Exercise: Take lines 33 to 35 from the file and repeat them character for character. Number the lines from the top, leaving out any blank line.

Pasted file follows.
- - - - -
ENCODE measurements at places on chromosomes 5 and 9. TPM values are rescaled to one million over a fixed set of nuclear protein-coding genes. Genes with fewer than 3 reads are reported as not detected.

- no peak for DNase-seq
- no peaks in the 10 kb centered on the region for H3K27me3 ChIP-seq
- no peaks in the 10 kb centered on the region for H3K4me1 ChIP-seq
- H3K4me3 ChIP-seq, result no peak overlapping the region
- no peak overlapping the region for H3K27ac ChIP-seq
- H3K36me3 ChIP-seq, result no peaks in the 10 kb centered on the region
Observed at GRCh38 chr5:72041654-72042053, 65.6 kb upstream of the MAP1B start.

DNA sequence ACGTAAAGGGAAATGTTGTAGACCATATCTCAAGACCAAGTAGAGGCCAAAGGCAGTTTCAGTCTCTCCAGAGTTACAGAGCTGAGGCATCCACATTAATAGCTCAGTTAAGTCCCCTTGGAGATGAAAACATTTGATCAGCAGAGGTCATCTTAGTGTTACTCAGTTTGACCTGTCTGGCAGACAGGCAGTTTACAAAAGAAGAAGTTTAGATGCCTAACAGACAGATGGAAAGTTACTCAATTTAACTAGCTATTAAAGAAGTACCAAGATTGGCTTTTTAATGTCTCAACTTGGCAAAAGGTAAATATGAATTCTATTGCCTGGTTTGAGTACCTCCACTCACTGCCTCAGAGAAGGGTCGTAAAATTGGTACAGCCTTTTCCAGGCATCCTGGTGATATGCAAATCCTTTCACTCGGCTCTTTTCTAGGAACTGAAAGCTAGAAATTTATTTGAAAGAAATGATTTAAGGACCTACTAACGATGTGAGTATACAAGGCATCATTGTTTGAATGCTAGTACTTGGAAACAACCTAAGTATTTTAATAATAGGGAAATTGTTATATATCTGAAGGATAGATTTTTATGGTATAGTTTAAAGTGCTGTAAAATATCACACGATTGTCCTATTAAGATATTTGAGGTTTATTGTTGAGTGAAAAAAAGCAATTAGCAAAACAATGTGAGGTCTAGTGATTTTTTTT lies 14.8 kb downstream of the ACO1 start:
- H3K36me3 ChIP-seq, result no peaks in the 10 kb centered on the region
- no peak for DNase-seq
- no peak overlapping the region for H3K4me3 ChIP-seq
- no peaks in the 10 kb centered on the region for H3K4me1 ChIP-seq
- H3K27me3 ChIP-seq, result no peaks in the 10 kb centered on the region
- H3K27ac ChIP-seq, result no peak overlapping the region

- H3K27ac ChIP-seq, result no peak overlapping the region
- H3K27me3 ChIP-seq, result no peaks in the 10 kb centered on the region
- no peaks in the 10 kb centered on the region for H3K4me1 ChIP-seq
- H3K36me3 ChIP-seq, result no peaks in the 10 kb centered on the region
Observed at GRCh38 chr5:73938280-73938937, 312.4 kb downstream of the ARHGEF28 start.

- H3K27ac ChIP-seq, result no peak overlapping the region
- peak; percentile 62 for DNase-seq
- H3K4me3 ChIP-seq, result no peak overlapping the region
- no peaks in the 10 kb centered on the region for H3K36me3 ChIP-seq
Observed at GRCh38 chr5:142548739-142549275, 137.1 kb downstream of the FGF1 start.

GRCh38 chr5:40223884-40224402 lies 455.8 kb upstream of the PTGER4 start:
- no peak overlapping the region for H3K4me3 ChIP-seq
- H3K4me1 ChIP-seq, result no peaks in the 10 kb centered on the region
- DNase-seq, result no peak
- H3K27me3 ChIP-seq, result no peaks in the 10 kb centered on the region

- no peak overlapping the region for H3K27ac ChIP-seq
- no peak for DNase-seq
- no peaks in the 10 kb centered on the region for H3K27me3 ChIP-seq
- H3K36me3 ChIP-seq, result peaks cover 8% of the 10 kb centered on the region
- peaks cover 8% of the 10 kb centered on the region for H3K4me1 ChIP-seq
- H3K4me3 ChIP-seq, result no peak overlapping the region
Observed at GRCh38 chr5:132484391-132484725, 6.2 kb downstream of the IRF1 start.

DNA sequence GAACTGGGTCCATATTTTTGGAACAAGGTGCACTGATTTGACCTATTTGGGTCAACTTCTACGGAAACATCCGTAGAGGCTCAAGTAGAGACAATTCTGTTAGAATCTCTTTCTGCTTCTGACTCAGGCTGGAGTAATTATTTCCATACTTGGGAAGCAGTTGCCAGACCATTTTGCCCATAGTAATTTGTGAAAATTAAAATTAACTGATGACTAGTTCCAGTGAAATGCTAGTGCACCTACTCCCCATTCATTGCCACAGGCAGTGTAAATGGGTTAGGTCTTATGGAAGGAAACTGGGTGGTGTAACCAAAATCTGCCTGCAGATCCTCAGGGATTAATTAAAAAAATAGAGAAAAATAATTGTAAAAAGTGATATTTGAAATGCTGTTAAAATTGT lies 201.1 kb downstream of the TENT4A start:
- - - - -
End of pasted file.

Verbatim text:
- no peaks in the 10 kb centered on the region for H3K27me3 ChIP-seq
- H3K36me3 ChIP-seq, result peaks cover 8% of the 10 kb centered on the region
- peaks cover 8% of the 10 kb centered on the region for H3K4me1 ChIP-seq